While filming Nosferatu, director F.W. Murnau hires a man named Max Schrek to play the title vampire, which he plays very well, because he really is a vampire!
Judging a Book by its Cover
-So much ugly on one poster. I bet it’d burn up if holy water touched it.
-Dafoe is being brave showing off his real hands.
Directed by E. Elias Merhige
Starring John Malkovich, Willem Dafoe, Cary Elwes, Catherine McCormack and Udo Kier
Director F. W. Murnau decides to make his next film a masterpiece, an unauthorized take on Bram Stoker’s Dracula. Murnau takes only a skeleton crew of filmmakers with him to Czechoslovakia as he wants the film to be perfect, budget be damned. He finds an ugly creature of a man in Max Schreck to play his vampire, Count Orlok, however Schreck’s scenes can only be filmed at night and every now and then a cast member or a set builder goes missing. Happens all the time!’
Murnau remains tight-lipped to his cast and crew about where exactly he found Schreck. No one’s ever heard of him and he plays the role a little too well. He legitimately scares the bejesus out of everyone after he loses his mind when a cast member cuts themselves and Schreck attempts to snack from the wound. Talk about method acting! As it turns out, Murnau found Schreck in the nearby castle they’re filming in and yes, he is a real vampire. Murnau’s dedication to realism in his film has him strike a deal with the creature to be in his film and in return Schreck will get the leading lady for his troubles.
Schreck becomes interested in the technology brought by the crew particularly the cameras after viewing a sunrise, one of the few things he’s never seen as he knows it’ll kill him. The film has several moments like this which shows Schreck as a bit of a tragic figure. He’s still a naughty creature though and cannot control his vampiristic tendencies and attacks the crew to feed as Murnau becomes frustrated with his star ruining his movie.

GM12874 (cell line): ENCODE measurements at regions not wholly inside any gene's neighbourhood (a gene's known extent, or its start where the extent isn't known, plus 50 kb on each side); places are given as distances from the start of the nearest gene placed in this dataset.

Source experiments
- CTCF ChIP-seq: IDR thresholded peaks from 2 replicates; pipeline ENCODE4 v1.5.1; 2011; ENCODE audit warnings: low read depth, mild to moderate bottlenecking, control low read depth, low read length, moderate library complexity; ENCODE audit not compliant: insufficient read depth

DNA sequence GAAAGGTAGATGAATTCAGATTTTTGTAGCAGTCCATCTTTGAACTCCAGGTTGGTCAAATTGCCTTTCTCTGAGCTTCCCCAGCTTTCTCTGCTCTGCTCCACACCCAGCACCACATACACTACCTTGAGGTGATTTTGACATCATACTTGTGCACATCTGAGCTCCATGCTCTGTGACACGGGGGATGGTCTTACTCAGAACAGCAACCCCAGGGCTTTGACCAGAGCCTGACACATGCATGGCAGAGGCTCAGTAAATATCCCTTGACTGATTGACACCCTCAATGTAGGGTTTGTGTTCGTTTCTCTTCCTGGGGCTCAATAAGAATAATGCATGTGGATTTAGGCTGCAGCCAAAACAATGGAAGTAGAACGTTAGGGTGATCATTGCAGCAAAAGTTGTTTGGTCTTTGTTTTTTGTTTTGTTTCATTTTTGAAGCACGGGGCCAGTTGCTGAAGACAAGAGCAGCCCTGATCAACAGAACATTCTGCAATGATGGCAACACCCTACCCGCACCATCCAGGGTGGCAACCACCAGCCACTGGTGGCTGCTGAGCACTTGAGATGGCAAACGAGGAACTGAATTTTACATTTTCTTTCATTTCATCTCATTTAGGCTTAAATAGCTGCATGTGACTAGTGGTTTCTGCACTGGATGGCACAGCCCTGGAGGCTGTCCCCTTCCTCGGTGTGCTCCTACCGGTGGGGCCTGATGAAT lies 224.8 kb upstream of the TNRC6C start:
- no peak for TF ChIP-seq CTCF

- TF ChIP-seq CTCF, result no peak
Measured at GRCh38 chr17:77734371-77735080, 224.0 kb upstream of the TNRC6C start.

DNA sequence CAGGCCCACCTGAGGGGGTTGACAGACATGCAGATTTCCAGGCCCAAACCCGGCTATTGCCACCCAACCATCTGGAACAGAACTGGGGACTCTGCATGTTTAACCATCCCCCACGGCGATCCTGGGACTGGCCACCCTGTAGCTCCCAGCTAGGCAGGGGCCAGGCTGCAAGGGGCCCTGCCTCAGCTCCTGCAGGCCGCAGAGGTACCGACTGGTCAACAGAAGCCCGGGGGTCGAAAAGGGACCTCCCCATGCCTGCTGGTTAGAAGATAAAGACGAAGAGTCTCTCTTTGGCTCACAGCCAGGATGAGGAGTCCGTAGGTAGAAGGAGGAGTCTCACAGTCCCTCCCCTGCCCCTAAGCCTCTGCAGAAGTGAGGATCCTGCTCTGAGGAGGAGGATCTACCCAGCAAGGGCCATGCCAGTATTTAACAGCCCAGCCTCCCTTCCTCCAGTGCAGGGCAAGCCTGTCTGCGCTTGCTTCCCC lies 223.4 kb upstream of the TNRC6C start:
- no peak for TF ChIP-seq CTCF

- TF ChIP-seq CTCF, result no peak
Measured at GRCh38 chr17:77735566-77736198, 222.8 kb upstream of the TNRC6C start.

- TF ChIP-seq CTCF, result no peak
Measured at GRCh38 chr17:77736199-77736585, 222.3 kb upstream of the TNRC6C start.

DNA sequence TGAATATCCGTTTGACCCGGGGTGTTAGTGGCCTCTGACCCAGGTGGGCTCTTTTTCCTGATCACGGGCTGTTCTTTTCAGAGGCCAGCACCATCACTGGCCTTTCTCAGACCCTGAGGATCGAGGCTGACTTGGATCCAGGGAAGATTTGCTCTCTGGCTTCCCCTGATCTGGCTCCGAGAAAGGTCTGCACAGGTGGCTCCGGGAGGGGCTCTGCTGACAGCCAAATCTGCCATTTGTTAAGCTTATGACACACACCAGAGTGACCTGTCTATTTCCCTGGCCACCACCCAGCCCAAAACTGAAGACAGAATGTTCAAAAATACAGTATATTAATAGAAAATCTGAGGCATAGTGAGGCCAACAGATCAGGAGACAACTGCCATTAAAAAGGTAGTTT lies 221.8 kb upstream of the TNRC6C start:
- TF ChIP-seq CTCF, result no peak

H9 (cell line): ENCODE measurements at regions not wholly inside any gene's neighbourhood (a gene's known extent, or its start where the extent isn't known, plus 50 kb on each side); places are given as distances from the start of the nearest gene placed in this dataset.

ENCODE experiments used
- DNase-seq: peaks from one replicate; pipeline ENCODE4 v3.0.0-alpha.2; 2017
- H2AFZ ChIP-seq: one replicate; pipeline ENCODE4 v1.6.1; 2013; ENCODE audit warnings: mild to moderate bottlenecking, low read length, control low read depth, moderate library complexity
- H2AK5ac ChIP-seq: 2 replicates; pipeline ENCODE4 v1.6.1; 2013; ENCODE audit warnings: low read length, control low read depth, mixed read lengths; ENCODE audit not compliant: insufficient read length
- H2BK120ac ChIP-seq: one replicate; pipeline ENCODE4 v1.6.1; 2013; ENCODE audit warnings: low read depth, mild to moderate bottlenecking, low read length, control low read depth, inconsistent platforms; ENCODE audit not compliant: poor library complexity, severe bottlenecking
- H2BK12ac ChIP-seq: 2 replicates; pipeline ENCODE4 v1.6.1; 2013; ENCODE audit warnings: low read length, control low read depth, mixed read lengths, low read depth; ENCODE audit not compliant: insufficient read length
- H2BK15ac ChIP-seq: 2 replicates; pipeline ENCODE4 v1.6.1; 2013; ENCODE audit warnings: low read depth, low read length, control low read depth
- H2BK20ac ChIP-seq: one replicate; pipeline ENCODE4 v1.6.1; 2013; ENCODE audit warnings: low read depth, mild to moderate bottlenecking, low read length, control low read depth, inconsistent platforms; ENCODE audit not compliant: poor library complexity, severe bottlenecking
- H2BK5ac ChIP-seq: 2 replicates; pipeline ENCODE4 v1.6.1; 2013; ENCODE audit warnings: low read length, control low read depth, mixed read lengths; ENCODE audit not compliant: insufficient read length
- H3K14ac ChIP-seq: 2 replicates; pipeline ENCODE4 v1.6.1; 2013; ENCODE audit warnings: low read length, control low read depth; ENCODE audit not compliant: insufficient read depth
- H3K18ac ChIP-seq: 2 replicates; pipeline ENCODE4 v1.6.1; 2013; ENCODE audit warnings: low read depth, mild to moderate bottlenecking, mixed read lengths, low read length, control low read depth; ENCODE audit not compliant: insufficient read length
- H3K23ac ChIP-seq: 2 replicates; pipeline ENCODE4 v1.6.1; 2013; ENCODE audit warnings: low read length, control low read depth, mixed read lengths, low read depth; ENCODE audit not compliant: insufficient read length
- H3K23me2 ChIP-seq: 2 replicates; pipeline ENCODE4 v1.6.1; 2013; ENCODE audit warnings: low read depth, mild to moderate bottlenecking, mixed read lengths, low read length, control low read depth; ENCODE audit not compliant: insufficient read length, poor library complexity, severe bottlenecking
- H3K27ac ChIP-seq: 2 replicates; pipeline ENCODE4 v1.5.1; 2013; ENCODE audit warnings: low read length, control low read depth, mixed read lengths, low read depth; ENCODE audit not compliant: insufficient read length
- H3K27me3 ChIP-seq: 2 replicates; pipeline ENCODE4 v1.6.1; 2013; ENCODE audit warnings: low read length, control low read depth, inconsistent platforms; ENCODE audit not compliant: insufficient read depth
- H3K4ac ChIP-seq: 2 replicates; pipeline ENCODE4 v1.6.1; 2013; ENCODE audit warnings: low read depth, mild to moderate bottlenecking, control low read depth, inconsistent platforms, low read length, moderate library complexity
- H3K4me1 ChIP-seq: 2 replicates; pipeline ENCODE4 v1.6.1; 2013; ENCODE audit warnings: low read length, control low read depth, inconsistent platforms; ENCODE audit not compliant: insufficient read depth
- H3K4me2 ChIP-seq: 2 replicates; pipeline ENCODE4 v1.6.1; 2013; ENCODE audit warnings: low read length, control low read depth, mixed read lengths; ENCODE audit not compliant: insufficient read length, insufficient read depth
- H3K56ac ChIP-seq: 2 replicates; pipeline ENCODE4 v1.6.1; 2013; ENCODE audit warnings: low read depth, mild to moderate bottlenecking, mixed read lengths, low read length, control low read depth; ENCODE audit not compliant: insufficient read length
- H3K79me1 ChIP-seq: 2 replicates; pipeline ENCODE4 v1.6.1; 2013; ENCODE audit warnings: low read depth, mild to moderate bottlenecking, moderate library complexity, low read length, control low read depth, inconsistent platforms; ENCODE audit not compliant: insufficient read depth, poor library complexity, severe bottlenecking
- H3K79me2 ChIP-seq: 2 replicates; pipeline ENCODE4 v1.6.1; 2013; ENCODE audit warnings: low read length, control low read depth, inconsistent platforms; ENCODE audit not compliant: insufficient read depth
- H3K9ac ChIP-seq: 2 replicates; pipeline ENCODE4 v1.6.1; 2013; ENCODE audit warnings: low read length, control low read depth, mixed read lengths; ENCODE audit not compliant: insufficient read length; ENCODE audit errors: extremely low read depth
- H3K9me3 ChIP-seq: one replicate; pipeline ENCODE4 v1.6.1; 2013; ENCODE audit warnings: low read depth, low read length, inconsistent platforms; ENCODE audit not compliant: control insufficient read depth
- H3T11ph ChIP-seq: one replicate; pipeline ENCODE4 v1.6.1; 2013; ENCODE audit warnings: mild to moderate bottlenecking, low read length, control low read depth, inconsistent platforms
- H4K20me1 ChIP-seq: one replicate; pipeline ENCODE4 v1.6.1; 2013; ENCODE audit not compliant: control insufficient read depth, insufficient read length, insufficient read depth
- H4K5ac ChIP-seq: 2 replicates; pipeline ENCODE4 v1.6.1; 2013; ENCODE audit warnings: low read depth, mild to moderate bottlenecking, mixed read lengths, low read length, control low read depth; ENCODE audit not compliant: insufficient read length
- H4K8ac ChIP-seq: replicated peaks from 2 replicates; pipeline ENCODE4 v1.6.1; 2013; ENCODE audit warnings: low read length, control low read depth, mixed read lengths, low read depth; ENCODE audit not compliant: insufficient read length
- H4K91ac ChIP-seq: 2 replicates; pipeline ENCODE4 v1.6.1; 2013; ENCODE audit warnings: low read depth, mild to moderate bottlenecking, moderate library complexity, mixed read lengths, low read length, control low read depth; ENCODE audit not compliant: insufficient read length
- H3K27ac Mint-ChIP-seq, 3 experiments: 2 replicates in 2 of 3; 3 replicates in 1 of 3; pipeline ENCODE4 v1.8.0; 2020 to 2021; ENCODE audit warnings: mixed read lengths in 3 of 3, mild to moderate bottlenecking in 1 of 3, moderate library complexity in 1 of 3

Shadow of the Vampire strives to be a genre film, a period piece as well as a “What if?” scenario to a classic film and accomplishes them all very well. John Malkovich is awesome as Murnau, who slowly descends into madness to make sure his movie is done the way he wants it. Dafoe is perfect as Max Schreck, easily one of his best performances I’ve ever seen, as a creature brought into a more modern era. The rest of the cast, including Cary Elwes, Catherine McCormack and Udo Kier, only add more class to this fantastic picture.
Story: 9 – German director F. W. Murnau is off to film his legendary vampire film, Nosferatu, and to add a bit of realism he decides to hire a real vampire to play his creature. What could go wrong?
Blood: 3 – There’s not an awful lot of blood shown on screen though that certainly doesn’t detract from any enjoyment you’ll get from the film.
Nudity: 6 – Some brief boobage is shown.
Overall: 9 – I like the idea, it’s a great story, and plenty of fantastic actors deliver the goods in this film. Check it out!
-Producers for the 2002 Spider-Man film hired Willem Dafoe for the Green Goblin role after watching this film.
-Actor Udo Kier got the chance to play Count Dracula in 1974’s Blood for Dracula.
Categories: Recommended, Review, vampire
Don’t know if you’ve seen Begotten, but it’s from the same director. My friend projected this during a noise show and I swear I thought he’d found a snuff flick! In the last two days, I’ve gotten hooked on your page, and I have been laughing my ass off! Awesome work!
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Begotten looks gloriously f’d up. I’ll have to keep an eye out for it, thank you!